19,000 sexual assaults on men in one year, just one year, when was that year.?
Last year, the year after homosexuals and cross dressers can serve openly.

Then look around at some who now join, they;re a waste of time, whilst we have good men joining we also get for every good person joining we get a PC idiot or someone looking for their free school, loans paid off, VA etc.

We want to get rid of suicides ot make it go down then stop the PC nonsense, stop letting poeple join who will never handle the military and are more suited to picking tulips in the flower garden.


32 posted on 11/20/2012 9:04:41 AM PST by manc (Marriage =1 man + 1 woman,when they say marriage equality then they should support polygamy)
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To: kristinn

They need God, not pills.


33 posted on 11/20/2012 9:05:27 AM PST by donna (Pray for revival.)
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To: Bloody Sam Roberts; kristinn

kristinn:
According to a Veterans Affairs report this spring, a veteran commits suicide every 80 minutes.

Bloody Sam Roberts:
In the aftermath of WWI, they were dropping at the rate of two per day. The numbers have only climbed since then.

************************

That comparison is even more extreme when one considers the incredible numeric difference in the two wars. So many more WWII veterans compared to the Sand Wars.


34 posted on 11/20/2012 9:06:04 AM PST by Psalm 144 (For Chicken Little the sky is always falling.)
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To: yldstrk

Agree He was a casualty of his own mind.


35 posted on 11/20/2012 9:06:34 AM PST by Vaduz
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To: rarestia
One of my uncles was a Ranger. he landed ahead of everybody everywhere ~ but not at Normandy. He missed that because he had been shot at the Rapido River ~ but he survived.

I remember sitting around with him, my father, their other brother, a couple of cousins, and another young man from the neighborhood ~ we were having a beer ~ which at my age they shouldn't have been feeding me, but their talk was of my wounded Ranger uncle's shoulder.

They were passing me around from shoulder to shoulder, except my Ranger uncle ~ his wounds weren't quite healed ~ then my mother and grandmother stopped into the kitchen to see what I was doing.

That event and their faces and conversations are etched in stone in my mind. Forever young and strong and free. All of them had served in the war ~ no complaints ~ but yet my uncle's wounds were always of concern to my father and their friends ~ they never quite healed, and he really wasn't the same young fellow who'd gone off to be a soldier and answered that key question ~ "Would you prefer to mix cocktails at a party or go hunting"?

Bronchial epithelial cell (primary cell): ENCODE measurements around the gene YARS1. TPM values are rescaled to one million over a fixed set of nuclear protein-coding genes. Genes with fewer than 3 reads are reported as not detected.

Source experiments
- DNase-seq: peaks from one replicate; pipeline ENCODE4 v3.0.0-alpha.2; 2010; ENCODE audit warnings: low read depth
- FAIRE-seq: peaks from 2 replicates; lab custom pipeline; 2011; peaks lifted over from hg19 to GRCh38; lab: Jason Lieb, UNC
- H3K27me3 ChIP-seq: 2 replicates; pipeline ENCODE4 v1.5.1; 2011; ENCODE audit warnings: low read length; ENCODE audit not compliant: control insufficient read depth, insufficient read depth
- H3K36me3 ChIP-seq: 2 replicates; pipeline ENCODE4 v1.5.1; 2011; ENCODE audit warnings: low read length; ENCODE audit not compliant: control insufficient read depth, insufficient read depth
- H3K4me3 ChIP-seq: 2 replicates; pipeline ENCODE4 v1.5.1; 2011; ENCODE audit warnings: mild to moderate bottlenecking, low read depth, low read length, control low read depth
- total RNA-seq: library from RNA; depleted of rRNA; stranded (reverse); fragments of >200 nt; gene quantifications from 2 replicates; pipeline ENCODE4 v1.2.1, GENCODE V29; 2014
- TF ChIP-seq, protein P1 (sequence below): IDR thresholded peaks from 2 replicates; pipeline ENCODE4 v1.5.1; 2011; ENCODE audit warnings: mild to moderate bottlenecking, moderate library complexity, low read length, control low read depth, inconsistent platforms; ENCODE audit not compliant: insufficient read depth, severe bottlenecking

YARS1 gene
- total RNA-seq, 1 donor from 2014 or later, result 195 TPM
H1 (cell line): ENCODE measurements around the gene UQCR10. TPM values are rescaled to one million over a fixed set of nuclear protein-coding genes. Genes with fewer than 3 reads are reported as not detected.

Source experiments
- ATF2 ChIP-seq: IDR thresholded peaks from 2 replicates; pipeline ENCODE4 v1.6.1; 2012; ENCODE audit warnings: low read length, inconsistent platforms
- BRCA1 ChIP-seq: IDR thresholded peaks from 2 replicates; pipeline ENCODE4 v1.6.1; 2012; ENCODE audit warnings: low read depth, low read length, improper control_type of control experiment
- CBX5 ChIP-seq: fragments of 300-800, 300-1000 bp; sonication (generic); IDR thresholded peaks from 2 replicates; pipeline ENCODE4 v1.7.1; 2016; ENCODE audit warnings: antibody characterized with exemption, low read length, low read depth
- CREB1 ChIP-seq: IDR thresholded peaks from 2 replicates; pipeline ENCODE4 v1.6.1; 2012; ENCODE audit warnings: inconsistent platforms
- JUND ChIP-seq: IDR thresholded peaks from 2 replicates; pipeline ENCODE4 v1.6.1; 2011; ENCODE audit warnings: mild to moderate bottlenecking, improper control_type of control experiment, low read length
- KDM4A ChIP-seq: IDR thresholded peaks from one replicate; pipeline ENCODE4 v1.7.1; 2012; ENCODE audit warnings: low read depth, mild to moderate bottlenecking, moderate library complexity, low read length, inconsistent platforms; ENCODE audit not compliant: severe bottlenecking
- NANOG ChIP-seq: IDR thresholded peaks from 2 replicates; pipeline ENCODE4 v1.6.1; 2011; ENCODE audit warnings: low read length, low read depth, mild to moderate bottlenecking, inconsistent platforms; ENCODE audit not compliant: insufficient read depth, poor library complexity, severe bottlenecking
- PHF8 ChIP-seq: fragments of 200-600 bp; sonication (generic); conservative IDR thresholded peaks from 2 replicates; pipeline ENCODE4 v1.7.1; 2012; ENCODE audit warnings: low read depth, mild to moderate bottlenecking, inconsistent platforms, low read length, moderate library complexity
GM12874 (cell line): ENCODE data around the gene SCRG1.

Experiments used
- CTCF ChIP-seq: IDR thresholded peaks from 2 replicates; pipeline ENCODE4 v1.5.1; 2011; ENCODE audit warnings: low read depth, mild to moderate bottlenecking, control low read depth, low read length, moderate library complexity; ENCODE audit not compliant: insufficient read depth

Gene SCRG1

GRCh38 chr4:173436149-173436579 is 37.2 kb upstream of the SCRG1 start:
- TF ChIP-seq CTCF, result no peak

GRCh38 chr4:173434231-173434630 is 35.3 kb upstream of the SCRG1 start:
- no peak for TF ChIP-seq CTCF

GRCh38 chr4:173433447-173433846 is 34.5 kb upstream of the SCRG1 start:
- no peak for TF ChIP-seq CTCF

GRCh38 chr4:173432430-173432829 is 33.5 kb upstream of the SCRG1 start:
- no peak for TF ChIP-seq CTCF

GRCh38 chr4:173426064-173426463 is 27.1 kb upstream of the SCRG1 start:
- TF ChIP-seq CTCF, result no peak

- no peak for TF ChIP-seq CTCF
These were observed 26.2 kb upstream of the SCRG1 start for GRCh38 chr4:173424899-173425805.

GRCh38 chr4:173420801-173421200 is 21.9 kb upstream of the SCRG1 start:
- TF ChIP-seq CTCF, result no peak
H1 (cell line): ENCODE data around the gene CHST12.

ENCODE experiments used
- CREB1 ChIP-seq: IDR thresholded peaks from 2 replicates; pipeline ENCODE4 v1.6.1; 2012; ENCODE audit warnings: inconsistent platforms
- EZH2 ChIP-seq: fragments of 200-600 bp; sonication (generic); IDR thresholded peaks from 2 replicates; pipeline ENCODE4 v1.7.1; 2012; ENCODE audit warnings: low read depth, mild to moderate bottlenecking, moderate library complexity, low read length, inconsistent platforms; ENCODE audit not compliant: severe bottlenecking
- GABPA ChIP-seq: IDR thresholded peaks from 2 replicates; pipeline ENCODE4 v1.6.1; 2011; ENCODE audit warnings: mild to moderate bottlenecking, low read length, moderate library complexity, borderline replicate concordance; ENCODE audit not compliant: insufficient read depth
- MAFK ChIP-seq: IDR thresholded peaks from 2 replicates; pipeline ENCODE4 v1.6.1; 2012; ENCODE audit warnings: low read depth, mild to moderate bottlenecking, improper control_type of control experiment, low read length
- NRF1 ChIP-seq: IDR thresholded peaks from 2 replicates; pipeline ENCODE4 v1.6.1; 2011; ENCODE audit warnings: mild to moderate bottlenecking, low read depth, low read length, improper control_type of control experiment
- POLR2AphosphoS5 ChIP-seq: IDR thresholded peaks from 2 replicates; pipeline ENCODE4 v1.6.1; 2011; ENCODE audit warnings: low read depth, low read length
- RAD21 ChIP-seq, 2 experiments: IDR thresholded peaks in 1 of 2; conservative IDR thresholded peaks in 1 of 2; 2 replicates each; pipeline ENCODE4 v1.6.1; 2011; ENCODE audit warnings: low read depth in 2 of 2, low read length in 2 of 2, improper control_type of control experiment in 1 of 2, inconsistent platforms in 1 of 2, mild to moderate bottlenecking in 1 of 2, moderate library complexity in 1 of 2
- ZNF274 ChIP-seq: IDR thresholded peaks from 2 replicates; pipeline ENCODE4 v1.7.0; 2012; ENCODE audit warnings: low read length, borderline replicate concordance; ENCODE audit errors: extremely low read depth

36 posted on 11/20/2012 9:07:08 AM PST by muawiyah
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To: SkyDancer
I wonder what the rate was for Vietnam, Korea and WWII vets.

That is an excellent question. Also, it would be nice to compare the rates of similar allies, Canada, England, Australia.

I think the suicide rate is directly related to the "deployment tempo". The Army troops are here for a year or 2 and then gone on another one year tour.

One way to test my theory is to compare rates for Air Force and Marines. I believe the Air Force has the shortest average deployment time of about a quarter year. The Marines then follow with an average of about half a year. The Army still insists on their one year deployment.

Check to see if there is a statistically significant difference in suicide rates due to deployment while controlling for other common factors.

My sense is that the nation has burned it's military candle on both ends since bosnia followed by the campaigns in iraq/afghan and then the extended decade+ of nation building in both those nations.

The troops are burned out AND they've seen and experienced stuff normal to war.

37 posted on 11/20/2012 9:07:33 AM PST by xzins (Retired Army Chaplain and Proud of It! True supporters of our troops pray for their victory!)
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To: chrisser

Stop repeat deployments ,for one thing.

Even some NG units are seeing 2 and 3 tours in a row.


38 posted on 11/20/2012 9:07:47 AM PST by TurboZamboni (Looting the future to bribe the present)
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To: manc

At least during WWII, everyone served in some capacity, odds are if you were over 18, you were fighting somewhere, and of course even on the home front, everyone got involved as well. The country was united.

Every war ever since, has been a case of only a few actually fighting, and back home, it was far from united, as we saw with Vietnam. People back home didn’t relate to the soldiers that were returning, some even despised them, calling them “baby killers.” And of course the saying during the Iraq was “While the military went to war, America went to the mall.”


39 posted on 11/20/2012 9:09:17 AM PST by dfwgator
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To: Psalm 144

kristinn:
According to a Veterans Affairs report this spring, a veteran commits suicide every 80 minutes.